Minimum number of shareholders is one and corporate shareholders are allowed. Minimum number of Directors is one; corporate directors are not allowed. Shareholders may be of any nationality but all New Zealand companies must have at last one NZ Resident Director. If more than 25% of the shares or a majority of Directors reside outside New Zealand the company has to file annual financial accounts. A private company cannot have unissued shares. Bearer shares are not allowed.
Every company should hold an annual meeting of shareholders once every calendar year. Annual meetings may be held anywhere. A Company can obviate holding an annual general meeting, if all matters specified in the Companies Act 1993 are done by way of a resolution in writing.
Changes under the Companies Amendment Act
Resident Director Requirements
From 1 May 2015, every New Zealand incorporated company will need to have at least one director who is either a New Zealand resident or lives in an enforcement country and is a director of a company registered in that enforcement country (i.e. Australia).
Though the resident director requirement will come into effect on 1 May 2015, New Zealand incorporated companies registered prior to 1 May 2015 will have a further 180 days to comply. New Zealand incorporated companies registered on or after 1 May 2015 will need to comply from 1 May 2015.
The following name restrictions apply:
Names having royal, national, international, and commercial or other significance are prohibited (Flags, Emblems and Name Protection Act 1981 or by any other enactment);
Names that are misleading or deceptive are prohibited (The Fair Trading Act);
Identical or almost identical names are prohibited;
Offensive names are prohibited; the question of whether a name is offensive is entirely within the Registrar’s discretion;
An only suffix “Limited” is allowed. After incorporation, the suffix “Ltd” can be used everywhere; except the Limited Partnerships where the permitted suffix is “PL”.
The following abbreviations whenever they appear in a name are allowed: “&” for “and”; “no” for “number”; “co” or “coy” for “company”; “N.Z.” or “NZ” for “New Zealand”; “Bros” for “Brothers”.
Annual Taxation and Fees
A company pays tax at 28% on any profit. If the company tax paid profit is later distributed to shareholders as dividends, the individual shareholders receive a credit in their tax returns for the tax the company has already paid. Thus there is no double taxation.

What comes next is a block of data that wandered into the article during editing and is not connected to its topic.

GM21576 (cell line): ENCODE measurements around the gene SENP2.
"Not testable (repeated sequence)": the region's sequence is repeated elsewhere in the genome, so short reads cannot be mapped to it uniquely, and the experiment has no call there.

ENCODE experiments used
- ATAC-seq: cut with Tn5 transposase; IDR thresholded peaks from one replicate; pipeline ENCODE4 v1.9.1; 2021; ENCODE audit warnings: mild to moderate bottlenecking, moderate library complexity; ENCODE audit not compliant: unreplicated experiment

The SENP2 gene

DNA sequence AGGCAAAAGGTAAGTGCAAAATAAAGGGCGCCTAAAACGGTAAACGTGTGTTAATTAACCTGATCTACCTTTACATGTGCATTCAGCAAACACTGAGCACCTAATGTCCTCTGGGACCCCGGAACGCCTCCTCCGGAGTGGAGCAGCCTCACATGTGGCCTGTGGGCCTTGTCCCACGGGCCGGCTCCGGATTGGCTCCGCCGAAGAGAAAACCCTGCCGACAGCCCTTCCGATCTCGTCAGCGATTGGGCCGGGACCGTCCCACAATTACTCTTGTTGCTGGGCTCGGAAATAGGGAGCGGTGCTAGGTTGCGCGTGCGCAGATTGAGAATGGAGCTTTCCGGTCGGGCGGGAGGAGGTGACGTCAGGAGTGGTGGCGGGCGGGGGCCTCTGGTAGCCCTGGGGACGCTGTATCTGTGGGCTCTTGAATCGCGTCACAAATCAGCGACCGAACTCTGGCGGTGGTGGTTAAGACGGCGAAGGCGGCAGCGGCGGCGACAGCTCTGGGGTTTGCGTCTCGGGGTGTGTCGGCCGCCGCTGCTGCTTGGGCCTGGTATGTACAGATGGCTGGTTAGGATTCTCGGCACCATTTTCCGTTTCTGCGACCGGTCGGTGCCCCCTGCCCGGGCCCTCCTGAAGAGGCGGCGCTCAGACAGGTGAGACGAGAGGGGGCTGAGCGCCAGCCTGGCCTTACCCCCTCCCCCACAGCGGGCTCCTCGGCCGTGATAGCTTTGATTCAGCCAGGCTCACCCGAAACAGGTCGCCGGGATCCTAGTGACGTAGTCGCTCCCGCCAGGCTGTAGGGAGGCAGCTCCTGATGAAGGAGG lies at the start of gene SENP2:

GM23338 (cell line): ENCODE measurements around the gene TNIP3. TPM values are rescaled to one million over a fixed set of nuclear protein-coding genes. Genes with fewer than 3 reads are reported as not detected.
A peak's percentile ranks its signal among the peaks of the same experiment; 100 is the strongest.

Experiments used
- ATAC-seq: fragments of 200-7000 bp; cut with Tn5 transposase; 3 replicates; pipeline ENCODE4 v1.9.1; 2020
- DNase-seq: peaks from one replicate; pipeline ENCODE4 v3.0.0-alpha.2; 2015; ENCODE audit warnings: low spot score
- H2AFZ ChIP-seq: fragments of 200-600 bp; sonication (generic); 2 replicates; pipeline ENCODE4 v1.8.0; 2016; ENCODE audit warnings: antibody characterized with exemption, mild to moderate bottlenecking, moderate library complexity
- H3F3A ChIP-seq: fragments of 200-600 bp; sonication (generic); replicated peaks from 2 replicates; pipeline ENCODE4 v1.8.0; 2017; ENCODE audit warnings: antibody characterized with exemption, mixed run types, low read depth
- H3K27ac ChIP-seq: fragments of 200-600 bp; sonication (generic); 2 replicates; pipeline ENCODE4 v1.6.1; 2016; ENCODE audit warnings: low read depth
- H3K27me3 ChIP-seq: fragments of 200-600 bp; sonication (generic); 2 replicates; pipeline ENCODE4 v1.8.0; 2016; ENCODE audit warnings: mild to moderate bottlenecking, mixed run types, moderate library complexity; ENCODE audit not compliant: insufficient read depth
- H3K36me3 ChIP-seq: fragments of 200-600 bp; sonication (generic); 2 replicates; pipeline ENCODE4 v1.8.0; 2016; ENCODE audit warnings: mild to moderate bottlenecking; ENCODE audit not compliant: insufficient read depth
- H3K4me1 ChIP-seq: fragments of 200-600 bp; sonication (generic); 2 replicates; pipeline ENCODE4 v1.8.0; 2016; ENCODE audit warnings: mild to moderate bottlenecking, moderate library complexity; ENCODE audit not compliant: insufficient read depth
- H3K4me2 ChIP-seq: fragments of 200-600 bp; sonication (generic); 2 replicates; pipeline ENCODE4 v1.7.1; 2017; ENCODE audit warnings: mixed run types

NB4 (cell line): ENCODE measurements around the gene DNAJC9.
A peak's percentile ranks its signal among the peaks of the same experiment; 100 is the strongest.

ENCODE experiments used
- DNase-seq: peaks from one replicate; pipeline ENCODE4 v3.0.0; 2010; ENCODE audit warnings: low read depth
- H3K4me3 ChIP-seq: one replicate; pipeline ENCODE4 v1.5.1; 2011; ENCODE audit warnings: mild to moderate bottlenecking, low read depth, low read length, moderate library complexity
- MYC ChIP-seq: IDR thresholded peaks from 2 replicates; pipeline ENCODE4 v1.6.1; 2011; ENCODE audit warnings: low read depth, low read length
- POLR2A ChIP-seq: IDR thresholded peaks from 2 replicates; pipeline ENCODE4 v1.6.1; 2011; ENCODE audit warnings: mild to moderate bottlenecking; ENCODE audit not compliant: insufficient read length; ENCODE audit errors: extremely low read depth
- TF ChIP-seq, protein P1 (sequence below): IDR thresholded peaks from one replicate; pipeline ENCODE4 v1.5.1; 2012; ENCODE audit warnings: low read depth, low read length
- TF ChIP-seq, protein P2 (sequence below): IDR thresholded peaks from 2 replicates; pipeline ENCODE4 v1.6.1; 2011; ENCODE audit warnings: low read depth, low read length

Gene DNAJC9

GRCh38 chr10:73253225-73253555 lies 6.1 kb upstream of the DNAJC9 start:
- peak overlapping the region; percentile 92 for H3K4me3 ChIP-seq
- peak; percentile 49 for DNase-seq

A New Zealand company is taxable on its worldwide income.
A New Zealand Company, which is structured as the Trustee of a non-resident New Zealand Trust is not taxable. If the settlor of the Trust does not reside in New Zealand during the income year, the Trust is not taxed.
New Zealand has double tax treaties with 39 countries, therefore New Zealand companies may take advantage of the low rates of non-resident withholding taxes deducted by the source country on interest, royalties and dividends ranging generally from 10-15%. However, a New Zealand Trust with a trustee resident in New Zealand should qualify as a resident of New Zealand for the purposes of a double taxation treaty.
New Zealand LLC
An LLC exists as a formal and legal entity in its own right. It is separate from the shareholders or beneficial owners. Its members are not personally liable for the entity’s debts and liabilities which make it different to a Partnership. Liability for the debts of the company does not fall onto the Shareholders (subject to any personal guarantees given) – the debts of the company are only liable to the liquidator, for any unpaid money owing on their shares.
For non-New Zealand residents carrying out international business activities, this company is limited in use to corporate trustee services or the holding of assets like intellectual property and so. This is because a New Zealand company is usually taxed on its worldwide income. So if the company received income from anywhere in the world, then tax registration is required and filings of tax need to be done.